I'm making a memory leak detector for c++. It replaces the global new operator and uses a macro to initialise two global variables, __file__ and __line__, like so:

#define new (__file__=__FILE__,__line__=__LINE__) && 0 ? NULL : new

I learnt this trick from another StackOverflow user whose name I can't remember. This works fine with simple operations involving new, however this appraoch causes problem when the user defines a local operator new for a namespace. For one thing, lines like

void* operator new(size_t size);

is also matched by the macro; also, explicit calls to global new, like:

int* i = ::new int;

causes syntactic errors.

Is there a way to redefine or suppress __LINE__and__FILE__ constants (so that they show the file name and line number of the call to operator new) in part of the code? If not, how could the macro be improved to not match user defined "operator new" and not cause problem with "::new"?

I would really love to get rid of the wonkiness of macros. Thanks in advance :)

  • 2
    This is the reason that the C++ language definition does not allow creating macros that redefine keywords. Dec 19, 2013 at 11:25
  • Assigning new values to two globals (which, to make it worse, are using reserved names) by redefining a keyword isn't going to make a leak detector, though (unless you assume it is always the last allocation that is leaked). While you're at using nonstandard stuff already, I'd rather suggest you overload global operator new and delete with a custom allocator that remembers __builtin_return_address(1) for each allocation.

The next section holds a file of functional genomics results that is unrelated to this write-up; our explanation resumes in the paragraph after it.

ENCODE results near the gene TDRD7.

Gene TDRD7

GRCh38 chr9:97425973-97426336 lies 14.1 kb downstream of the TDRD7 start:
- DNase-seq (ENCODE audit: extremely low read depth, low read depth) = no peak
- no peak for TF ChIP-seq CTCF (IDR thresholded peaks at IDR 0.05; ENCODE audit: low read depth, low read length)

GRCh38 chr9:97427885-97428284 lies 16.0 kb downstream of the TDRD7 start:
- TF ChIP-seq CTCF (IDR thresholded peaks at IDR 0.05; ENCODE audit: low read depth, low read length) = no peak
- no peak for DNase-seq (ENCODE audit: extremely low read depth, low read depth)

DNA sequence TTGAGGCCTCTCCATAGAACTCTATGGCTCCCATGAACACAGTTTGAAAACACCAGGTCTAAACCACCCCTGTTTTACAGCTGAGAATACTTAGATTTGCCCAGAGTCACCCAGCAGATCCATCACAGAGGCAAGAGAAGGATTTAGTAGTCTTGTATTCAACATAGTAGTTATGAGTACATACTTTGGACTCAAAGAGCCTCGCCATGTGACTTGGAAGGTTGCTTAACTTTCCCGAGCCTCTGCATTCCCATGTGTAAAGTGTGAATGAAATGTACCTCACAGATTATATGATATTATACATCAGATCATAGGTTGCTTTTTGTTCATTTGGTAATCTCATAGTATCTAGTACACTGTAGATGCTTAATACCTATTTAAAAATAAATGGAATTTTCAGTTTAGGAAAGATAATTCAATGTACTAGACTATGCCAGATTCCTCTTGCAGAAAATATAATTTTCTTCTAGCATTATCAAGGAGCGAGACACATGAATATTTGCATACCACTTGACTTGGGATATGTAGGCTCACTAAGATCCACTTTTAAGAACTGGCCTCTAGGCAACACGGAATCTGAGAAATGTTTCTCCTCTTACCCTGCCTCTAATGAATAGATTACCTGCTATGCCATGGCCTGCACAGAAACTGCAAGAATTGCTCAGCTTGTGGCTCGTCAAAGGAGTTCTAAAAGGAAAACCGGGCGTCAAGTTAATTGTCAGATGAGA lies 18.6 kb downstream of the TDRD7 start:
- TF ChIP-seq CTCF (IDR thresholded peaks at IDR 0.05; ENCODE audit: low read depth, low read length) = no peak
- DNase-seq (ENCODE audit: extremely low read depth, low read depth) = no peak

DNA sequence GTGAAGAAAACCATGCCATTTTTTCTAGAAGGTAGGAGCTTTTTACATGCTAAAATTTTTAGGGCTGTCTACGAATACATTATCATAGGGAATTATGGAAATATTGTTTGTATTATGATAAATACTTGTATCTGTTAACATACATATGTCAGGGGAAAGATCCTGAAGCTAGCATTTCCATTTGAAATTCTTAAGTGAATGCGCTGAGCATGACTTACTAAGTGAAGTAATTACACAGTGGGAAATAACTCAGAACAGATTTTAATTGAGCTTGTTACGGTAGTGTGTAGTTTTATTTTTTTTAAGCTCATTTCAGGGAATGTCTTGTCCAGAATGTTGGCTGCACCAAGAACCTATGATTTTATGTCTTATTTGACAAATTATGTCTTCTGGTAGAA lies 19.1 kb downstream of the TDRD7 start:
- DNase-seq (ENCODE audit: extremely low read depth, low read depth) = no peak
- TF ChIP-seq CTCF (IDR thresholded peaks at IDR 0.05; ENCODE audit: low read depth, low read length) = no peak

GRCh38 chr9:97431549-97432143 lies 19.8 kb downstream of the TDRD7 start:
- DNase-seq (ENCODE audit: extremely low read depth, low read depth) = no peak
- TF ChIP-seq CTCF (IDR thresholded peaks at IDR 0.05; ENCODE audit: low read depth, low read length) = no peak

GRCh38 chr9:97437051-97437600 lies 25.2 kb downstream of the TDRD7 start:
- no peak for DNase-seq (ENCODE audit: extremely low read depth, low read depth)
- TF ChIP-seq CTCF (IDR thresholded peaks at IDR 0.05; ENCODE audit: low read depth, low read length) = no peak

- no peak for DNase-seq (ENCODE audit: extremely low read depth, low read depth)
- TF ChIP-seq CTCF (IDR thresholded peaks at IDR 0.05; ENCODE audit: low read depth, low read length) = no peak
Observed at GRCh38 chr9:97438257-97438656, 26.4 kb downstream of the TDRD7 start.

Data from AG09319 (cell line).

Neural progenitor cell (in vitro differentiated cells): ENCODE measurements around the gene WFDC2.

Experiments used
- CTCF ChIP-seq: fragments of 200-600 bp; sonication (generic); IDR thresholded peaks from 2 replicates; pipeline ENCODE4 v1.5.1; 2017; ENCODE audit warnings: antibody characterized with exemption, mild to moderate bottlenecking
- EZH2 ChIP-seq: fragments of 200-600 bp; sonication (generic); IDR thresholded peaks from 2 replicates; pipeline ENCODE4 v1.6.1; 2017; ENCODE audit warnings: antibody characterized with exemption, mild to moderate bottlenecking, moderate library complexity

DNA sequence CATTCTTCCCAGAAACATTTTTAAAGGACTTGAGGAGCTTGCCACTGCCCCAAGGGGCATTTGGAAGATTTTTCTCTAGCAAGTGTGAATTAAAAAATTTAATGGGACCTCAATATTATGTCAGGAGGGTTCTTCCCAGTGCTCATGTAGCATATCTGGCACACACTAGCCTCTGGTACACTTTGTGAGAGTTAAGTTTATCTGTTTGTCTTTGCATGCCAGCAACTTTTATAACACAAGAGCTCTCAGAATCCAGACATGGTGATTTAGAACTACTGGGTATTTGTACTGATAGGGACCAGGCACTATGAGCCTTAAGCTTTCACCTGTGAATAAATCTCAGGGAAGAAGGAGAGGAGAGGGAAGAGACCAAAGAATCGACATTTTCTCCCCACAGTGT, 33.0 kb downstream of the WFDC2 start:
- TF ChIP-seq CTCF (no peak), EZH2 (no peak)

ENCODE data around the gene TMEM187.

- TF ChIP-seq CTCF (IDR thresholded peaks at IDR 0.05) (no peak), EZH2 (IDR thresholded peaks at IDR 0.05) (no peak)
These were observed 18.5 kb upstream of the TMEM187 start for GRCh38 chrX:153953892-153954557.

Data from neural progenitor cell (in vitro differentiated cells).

– Damon
    Dec 19, 2013 at 13:56
  • @Damon The macro isn't the only part of the program, I did replace the global new and delete operators. The information is stored in a linked list.
    – Einheri
    Dec 19, 2013 at 14:50

2 Answers 2


I know of no way to do this non-instrusively. In the past I've used a regex or c++ function replacing tool (like the refactor tools available in Visual Studio) to change all instances of new to explicitly call a macro that records the file and line number.

Another option is to instrument your memory system to record stack frames. This method comes with higher runtime cost, but occasionally will be useful if the leak is occurring from an allocation that occurs due to misuse of frequently leveraged library code. There is no platform agnostic way to do this, see this question for information that applies to common platforms (linux and windows).

Edit: For your specific case you could just undefine the macro and redefine it after instances of the new identifier that are causing trouble.

  • too bad I'm developing this app for a platform that has neither windows nor linux library available. Also I do need to keep track of calls to global new, so it probably won't be viable to ignore these lines.
    – Einheri
    Dec 19, 2013 at 6:28

Ok, I've given up trying to make the macro work. From the look of it, it can't. I've written a perl script to do the job. It runs before preprocessing (a pre-preprocessor) and it does a smarter substitution than what the C preprocessor would do. These are the regexes used to match new and ::new into something else:

$this =~ s/(::)?\s*new([^\w_])/__fl_init(__FILE__,__LINE__)?NULL: $1new$2/g;

I don't know, maybe I'll write a batch file to auto pre-preprocess the source. Please do comment if anybody knows a work-around using the CPP.

  • Glad to hear you've given up the effort because creating macros that redefine language keywords should be a criminal offense, as reflected by the fact that the C++ standard prohibits it. Jan 9, 2014 at 2:02

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